Transition to Estonian-language education from kindergarten level to be implemented from 2024 is one policy which has been agreed upon at the ongoing Reform Party/Isamaa/Social Democrats (SDE) coalition talks, though the latter party has expressed reservations on this, principally relating to the time-frame and the availability of teachers.
SDE leader Lauri Läänemets said Thursday, following overnight talks that lasted into the small hours of that day, that: "The Social Democrats have always said that in general education we can transfer (to Estonian-language education) in 2026 at the earliest, which is what the specialists say. Then perhaps after three years, we will be able to find the teachers who will be able to teach grades one to four."
While a deal has still not been struck, and Reform leader and prime minister suggested Thursday that the process has reached the end of the line, thanks to Isamaa's intransigence, SDE has remained the more optimistic party of the three, by its public statements at least.
The party says the issues of reforming the electricity market (an Isamaa policy) and of providing support for soaring energy prices, has seen progress, though details still need to be hammered out in the case of the latter, Läänemets said.
He said: "In my opinion, we reached a very good understanding regarding energy support. We jointly agreed that the price ceilings for gas and district heating will be set at a very reasonable level; significantly better than was the case last winter. Perhaps the 'Norwegian'-style scheme that SDE has always wanted."
Electricity market reform plus the social electricity package have been agreed upon, he added, saying that the state may guarantee electricity price ceilings.
SDE's deputy leader Riina Sikkut had said much the same thing earlier on Thursday, adding that the system may also see a cap on consumption. Sikkut had also said that the transition to Estonian-only education by or in 2024 would only be attainable if teachers' wages were given a boost.
Other agreements include from 2023 the availability of care home facilities to the elderly as a whole, as needed, and regardless of their family's financial situation. Not only does Estonia have an ageing population, but its rate of poverty among the elderly is among the highest in Europe, SDE says.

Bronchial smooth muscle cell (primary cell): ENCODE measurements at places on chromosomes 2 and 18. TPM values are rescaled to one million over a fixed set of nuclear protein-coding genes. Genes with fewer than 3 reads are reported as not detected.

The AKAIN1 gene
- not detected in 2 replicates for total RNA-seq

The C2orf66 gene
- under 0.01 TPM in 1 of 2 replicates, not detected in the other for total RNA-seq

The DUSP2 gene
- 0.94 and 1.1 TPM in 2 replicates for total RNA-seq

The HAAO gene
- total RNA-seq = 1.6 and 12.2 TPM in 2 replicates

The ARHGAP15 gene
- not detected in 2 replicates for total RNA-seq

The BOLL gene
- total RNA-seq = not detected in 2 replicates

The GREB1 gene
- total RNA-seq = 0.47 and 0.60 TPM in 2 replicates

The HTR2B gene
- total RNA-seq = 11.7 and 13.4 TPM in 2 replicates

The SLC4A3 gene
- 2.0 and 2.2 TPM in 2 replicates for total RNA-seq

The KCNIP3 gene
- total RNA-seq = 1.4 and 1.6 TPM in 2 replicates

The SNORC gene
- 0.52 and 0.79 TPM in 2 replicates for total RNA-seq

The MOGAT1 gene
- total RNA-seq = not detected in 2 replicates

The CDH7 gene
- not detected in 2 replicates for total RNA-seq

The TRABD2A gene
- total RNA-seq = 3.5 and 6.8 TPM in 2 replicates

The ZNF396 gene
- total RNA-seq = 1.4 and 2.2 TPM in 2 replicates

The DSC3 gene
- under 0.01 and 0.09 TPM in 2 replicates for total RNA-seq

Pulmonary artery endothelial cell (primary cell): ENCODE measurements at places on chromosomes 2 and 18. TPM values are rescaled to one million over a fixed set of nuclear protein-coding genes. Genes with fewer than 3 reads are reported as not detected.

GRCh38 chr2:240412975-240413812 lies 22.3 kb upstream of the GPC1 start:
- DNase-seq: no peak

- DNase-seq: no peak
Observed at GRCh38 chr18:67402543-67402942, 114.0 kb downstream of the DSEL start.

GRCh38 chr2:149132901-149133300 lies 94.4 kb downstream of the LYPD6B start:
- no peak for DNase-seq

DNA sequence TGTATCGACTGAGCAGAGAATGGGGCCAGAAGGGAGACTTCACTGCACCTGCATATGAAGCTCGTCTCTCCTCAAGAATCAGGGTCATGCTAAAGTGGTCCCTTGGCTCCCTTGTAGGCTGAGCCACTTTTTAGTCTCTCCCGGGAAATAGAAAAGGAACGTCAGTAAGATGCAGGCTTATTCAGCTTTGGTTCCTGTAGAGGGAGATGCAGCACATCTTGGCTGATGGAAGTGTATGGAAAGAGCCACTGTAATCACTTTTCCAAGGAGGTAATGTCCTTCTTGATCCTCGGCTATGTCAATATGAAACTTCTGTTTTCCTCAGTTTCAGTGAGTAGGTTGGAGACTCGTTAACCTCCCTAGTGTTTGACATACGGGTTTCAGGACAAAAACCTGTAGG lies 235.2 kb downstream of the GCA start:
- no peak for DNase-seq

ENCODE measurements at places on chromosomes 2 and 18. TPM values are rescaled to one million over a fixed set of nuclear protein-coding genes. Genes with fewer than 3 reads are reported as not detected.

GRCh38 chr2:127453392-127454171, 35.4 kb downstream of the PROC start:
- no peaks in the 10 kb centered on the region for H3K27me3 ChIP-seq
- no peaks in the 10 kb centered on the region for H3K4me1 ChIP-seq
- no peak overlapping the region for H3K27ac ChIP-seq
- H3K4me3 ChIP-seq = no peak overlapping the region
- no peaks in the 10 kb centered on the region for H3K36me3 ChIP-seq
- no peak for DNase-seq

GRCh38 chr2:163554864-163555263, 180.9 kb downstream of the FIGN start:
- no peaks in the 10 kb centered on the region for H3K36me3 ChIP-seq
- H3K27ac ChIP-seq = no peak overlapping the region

SDE has proposed the state paying for nursing home coverage if the individual's pension cannot cover this or who do not have a pension, Helmen Kütt, SDE MP and vice chair of the Riigikogu's social committee said.
Again, the details of the funding model - the scheme would coast €40 million if places were available to all elderly persons, SDE says – need to be addressed.
The old age pension for 2022 will be on average €595, compared with the average cost of a place in a nursing home of €1,000, per month.
Family benefits for younger families with children is more of a sticking point, Reform's Kaja Kallas says, again relating this to Isamaa.
Kallas has called the existing system for larger families – support for families with three-to-six children and then with seven-to-nine children is already the third-highest in Europe, and then would be doubled, if Isamaa's proposals are implemented, the prime minister said.
The coalition negotiations started on June 13 meaning they are nearly a month old; although the midsummer break, the Riigikogu recess and high-level NATO and EU trips the prime minister has had to attend during that time will have had a delaying effect, the parties themselves have said they are not in any hurry to form an administration. The Riigikogu reconvenes in mid-September.
President Alar Karis has on more than one occasion called for clarity and progress in the matter.
Editor: Andrew Whyte